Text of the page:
The new initiative’s primary objective is to grant administrators independence from the constraining web of government officials and interest that interfere with the functioning of public enterprises, often irrationally and illegally. In practice, however, administrators’ independence is limited by committees that monitor their progress — committees appointed by the very individuals and interests that the initiative is intended to circumvent. 
Despite Syria’s more tolerant atmosphere and the regime’s relatively self-critical stance, domestic economic and political policies are hardly commensurate with the magnitude of existing problems. This is nothing new in Syria; the regime has earned a well-deserved reputation for cautious and circumspect movement generally, particularly on the domestic front. The speed and direction of movement is not always a matter of official will, nor simply an index of President Asad’s scrupulously sober mode of evaluating and maneuvering. Various political and socioeconomic factors also dictate extreme caution, thus rendering any change, whether domestic or diplomatic, a risky undertaking.  Yet Syria’s recent economic downturn and the health of the president remind the regime that time is not an inexhaustible luxury.
Is 1999 a “Decisive Year?”
A mood of patience tinged with frustration suffuses Syria today. Since 1994, economic downturns have accompanied a rise in the cost of living relative to largely stagnant wages. Although inflation subsided in 1997 to 2.2 percent, workers must hold down two or three jobs simultaneously to cover basic living expenses. Across Syria’s socioeconomic spectrum, there is a growing sense that the current stagnation cannot persist. Many prominent non-governmental sources in Syria, particularly academics and business people, speculated that 1999 could be a decisive year. Such judgments were prompted by Syria’s continuing economic stagnation coupled with a perceived power struggle following the reshuffling of ranks in the military and security apparatuses in 1998-9. Although these judgments were imbued with an exaggerated sense of urgency, the fact remains that, without some fundamental internal changes or new forms of external support, the Syrian economy is likely to deteriorate even further.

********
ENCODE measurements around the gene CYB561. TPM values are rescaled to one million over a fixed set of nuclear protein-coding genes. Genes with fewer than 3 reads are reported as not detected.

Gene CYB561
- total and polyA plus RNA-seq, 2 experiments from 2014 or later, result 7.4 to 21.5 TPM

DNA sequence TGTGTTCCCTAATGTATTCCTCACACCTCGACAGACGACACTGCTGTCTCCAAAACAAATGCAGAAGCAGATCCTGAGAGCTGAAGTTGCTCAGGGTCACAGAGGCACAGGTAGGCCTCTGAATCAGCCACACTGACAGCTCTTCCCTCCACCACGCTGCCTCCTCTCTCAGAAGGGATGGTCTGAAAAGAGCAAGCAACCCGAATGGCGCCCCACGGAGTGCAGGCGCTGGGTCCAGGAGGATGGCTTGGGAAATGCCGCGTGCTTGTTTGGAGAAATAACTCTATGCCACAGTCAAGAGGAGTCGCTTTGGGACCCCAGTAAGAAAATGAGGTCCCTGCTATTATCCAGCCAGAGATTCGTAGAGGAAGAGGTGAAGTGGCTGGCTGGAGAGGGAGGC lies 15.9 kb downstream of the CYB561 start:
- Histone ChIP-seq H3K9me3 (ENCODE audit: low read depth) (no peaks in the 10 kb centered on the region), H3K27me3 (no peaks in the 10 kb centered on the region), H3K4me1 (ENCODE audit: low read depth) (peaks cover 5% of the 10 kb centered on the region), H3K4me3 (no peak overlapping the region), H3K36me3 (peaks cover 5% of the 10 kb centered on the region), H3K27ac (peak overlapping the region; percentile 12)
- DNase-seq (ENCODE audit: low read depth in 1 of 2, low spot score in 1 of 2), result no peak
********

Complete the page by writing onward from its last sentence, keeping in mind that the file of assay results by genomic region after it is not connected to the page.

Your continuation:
The State of the Economy
The Syrian economy enjoyed steady growth in the post-Gulf War period. Aid from Gulf countries resumed, a new investment law went into effect and oil finds and exports increased. Public spending for various infrastructural projects and social services had resumed, more jobs and foreign exchange were generated, the Syrian pound was relatively stable and the private sector’s share of capital formation, production and exports grew to levels not seen since 1963.  Reports claiming a 6-7 percent growth of the Syrian economy proliferated in local and international publications. In retrospect, much of that growth turned out to be temporary and numerical, not structural and enduring. As the economy grew in the early 1990s, corruption and back-door deals between public officials and members of Syria’s business community grew even faster, turning developmental opportunities into rent-seeking. Consequently, economic “growth” peaked in 1994 and started to decline thereafter. 
Today’s deteriorating economic conditions reveal the real effect of illusory economic “growth,” which dramatically declined to 1.3 percent in 1997, judging from relatively optimistic Syrian government statistics.  However, figures calculating the net domestic product at factor cost show a negative economic growth rate of 4.4 percent for the same period. The decline continues in 1999, especially when we consider the drop in oil prices (the source of 60 percent of Syria’s foreign exchange and exports). Ecologically, last winter’s scant rainfall directly affected the agricultural sector, which accounts for more than 30 percent of the Syrian economy.
Macroeconomics of Economic Troubles
Syria’s economic stagnation is rooted in official as well as informal economic and fiscal policies and decisions that have undergirded incentives for liberalizing the national market since the early 1990s.  On the one hand, this includes shifts in government spending and investments that benefited a growing rentier stratum interested in making short-term commercial investments.  On the other hand, austerity measures in the 1990s aimed at controlling inflation and stabilizing the Syrian pound by raising taxes and keeping wages down. Such policies have been detrimental to the working and lower-middle classes, as well as to job seekers. If the social victim was the lower classes, the economic victim was Syria’s productive sectors. Hindered by bureaucratic red tape, contradictory laws and regulations and antagonistic commercial interests, Syria’s productive sectors experienced an even sharper drop in activity.  Public and private investments have been slashed since 1995, bringing Syria to a financial standstill in 1998-9.  In 1998, the government endured its first balance of payments deficit since 1989.  This is nowhere more evident than in Syria’s mounting social challenges.